When the boss ignores SOP during training, she’s likely to get called out by a friendly dog and a tricky lock.
I have two new employees in training: Kaylee and Warren. For Warren, this is his first day on the job. The three of us head to the first client of the day. I placed my car keys and the client’s house key in my jacket pocket after entering the home and put my jacket on a chair in the entry. Yeah, I know, this is not normal procedure for handling of client keys, but hey, I’m the boss, so all is good, right? We’re greeted by two very friendly dogs that have not been at the home during prior cleanings, a younger one and an older one. No problem, it’s great to have a friendly “greeting committee” when we arrive. This home has a front door, a back door, and a double door from the family room to the deck, though we have no reason to use the double door to the deck. The back door deadbolt always remains locked.
The cleaning and training go well. We pack up to leave. As I’m coming out the front door, locking the door from the inside, I pause to confirm with my team that they have the house key – well, of course, because it’s in the zippered pocket in the binder where it’s always kept when not being used to unlock/lock the entry door. As I step out onto the porch, the older dog scoots out the door. I reach forward to stop her and the door closes behind me. No problem! Warren stops the dog from trotting off just as Kaylee informs me that the client’s key in NOT in the binder. We are all bewildered for a couple of moments as we try to remember who had the key last and where it is presently. Oh, yeah! It’s in MY jacket pocket along with my car keys. But where’s my jacket? Uh-oh…it’s still on the chair INSIDE the client’s home, now securely locked up!
For the time being, we put the dog in my car – thank goodness it was not locked. Dog is happy and we are stuck. To make matters worse, I had forgotten my phone – it was still in my locked office and contains all client contact info. I use Warren’s phone to contact the homeowner since we did have our binder and client work orders with contact info. Whew! When I get no answer, I leave a message. There’s no telling when the homeowner might get the message or when someone might arrive home. Remember, this is the first cleaning of the day.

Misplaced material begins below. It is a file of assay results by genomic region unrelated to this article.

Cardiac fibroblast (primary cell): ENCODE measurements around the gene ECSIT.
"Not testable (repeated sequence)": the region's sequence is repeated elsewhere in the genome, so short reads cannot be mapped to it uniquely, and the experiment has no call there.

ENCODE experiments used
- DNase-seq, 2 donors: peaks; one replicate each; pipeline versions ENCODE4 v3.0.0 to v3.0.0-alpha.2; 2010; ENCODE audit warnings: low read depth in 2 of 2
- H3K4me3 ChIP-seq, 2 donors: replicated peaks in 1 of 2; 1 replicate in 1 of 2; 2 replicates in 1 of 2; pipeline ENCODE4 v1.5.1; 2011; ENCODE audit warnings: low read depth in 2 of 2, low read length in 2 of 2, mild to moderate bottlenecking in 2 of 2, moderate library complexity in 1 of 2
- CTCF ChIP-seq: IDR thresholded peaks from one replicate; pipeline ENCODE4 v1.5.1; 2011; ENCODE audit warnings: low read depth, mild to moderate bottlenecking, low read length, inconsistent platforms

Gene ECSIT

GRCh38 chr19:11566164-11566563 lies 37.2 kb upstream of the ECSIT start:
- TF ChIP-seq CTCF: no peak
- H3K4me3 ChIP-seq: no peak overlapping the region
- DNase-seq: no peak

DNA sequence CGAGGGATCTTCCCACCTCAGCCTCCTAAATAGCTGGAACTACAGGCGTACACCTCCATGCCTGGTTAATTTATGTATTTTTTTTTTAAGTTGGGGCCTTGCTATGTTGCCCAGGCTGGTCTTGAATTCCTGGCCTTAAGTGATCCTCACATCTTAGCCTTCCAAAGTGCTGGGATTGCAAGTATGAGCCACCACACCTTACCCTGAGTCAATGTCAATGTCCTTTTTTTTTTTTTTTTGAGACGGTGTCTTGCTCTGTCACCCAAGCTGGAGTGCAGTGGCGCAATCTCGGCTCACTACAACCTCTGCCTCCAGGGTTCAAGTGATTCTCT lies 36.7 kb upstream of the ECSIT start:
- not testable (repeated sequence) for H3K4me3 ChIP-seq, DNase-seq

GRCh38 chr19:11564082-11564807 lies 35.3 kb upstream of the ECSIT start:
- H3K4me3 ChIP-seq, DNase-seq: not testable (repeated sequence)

As I look at the house, I notice it has a tall wooden fence surrounding the back yard; surely there must be a gate. If we can get into the back yard, we stand a chance that those double doors may not be locked. There’s a gate, all right, but it’s blocked by overgrown weeds and potted plants. The only way into the yard is over the fence. Kaylee keeps the dog company at the car while young, agile Warren climbs over the fence. He returns a few minutes later with news that the double doors are locked, as well.
Back at the car, we try and brainstorm a solution to our dilemma. A number of scenarios go through our heads. As Kaylee and I brainstorm, Warren disappears. A few minutes later, he opens the front door, from the inside of the house, hooray! Fortunately, he went back over the fence to try the door again, thinking that perhaps the double door is just a bit tricky and maybe it needs to be jiggled a bit. He was right!
We placed the older dog back in the house with her pal, retrieved my jacket with the house key and my car keys in the pocket, locked the door FROM THE OUTSIDE, and we were on our way!
All turned out well, but the homeowner, I found out later, was in an all-day meeting and thus, not accessible or able to come to our rescue.
What a way to make an impression on one’s new employees, eh?
Karine Nelson has owned and operated Zeyphr Cleaning Service in Hayden, ID, for six years. She is an active member of ARCSI and is an IICRC-certified House Cleaning Technician.